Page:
Since it began public hearings on January 7, 2019, 219 witnesses have testified before the TRRC, including 54 women, 40 perpetrators, alleged perpetrators and adversely mentioned persons, 25 Gambians from the diaspora, and a few expert witnesses. At the time of the latest suspension of its public hearings, the Commission was probing the fake alternative treatment program that Gambia’s former eccentric ruler claimed could cure Aids, asthma, and infertility, among others. Some key alleged perpetrators, mostly doctors who helped Jammeh in his propaganda, are still expected to appear before the Commission.
Thirteen themes have so far been covered, including the activities of Jammeh’s hitmen called the Junglers. According to the Commission, the Junglers should be called back to talk about killings. Also expected are probes into enforced disappearances, the case of 44 Ghanaians and other West African migrants who were killed in The Gambia in July 2005, and the April 2016 incidents involving the National Intelligence Agency (NIA) which resulted in the death in custody of opposition party UDP member Solo Sandeng. Institutional hearings on the NIA, the judiciary, the National Drug Law Enforcement Agency (NDLEA) are also part of the workplan.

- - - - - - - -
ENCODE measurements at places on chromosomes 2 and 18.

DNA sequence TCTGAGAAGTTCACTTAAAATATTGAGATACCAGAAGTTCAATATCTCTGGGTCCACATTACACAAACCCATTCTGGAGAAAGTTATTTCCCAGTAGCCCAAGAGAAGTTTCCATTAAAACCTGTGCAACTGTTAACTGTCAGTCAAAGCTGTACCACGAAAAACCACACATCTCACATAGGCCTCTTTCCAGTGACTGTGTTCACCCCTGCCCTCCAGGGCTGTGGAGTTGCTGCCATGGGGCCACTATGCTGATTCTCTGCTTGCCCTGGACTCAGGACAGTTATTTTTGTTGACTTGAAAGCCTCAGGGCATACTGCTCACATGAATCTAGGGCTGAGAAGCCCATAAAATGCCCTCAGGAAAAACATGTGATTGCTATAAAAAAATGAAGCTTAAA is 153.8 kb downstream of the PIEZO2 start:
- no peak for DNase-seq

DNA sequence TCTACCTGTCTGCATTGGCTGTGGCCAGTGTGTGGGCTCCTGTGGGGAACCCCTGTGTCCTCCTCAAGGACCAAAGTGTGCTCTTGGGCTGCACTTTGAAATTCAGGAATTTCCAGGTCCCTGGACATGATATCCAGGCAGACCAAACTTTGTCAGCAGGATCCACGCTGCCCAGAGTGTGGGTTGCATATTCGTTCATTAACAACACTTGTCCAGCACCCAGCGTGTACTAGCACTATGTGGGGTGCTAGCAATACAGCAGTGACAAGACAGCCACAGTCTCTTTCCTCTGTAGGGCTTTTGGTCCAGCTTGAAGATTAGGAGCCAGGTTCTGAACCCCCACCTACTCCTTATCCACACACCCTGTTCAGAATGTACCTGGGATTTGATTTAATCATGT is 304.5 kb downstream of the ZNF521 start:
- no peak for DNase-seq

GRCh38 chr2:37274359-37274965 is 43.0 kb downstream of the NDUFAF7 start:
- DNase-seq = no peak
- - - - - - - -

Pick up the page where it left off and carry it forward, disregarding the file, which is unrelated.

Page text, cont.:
“For the issue of budgetary implications [of the delay], if there is need to extend the work of the TRRC because of the impact of Covid-19, it will be considered,” Gambia’s Communications minister, Ebrima Sillah, told Justice Info. But according to Justice info, money may not be the only issue. With an extension of the Commission’s mandate, its activities or its final report would come up in a very turbulent political climate. This September 14, lawmakers will debate on a draft constitution. If it gets a pass, it goes into a referendum in June. Presidential elections are to be held in December 2021.
For Minister Sillah, “there is a strong commitment from the Executive to see that TRRC continues to function effectively”. But for Sait Jaw, things could go badly. “The commission is existing on an already fragile political landscape characterized by growing partisanship,” the scholar said. “So, the delay may further find the Commission and its activity into a political climate that has little meaning to the reasons why the commission was established in the first place.” In other words, politicians may have a different agenda than the implementation of the recommendations of the Commission. “I am not seeing the Commission or its recommendations being a priority as all political leaders will likely focus on election,” said Jaw.
In the Gambia, the TRRC has enjoyed sustained public interest since it began public hearings in January 2019. For Kijera, that momentum is not lost. On September 4, the new minister of Justice Dawda Jallow, his adviser Hussein Thomasi and Solicitor General Cherno Marenah visited the Victims Center. It was Jallow’s first sit-down with the victims since he succeeded the charismatic and influential Abubacarr Tambadou, who had been a staunch supporter of the TRRC. “[Dauda Jallow] came to assure us that there will be continuity from where his predecessor had left and that he will work closely with the victims,” Kijera told Justice Info.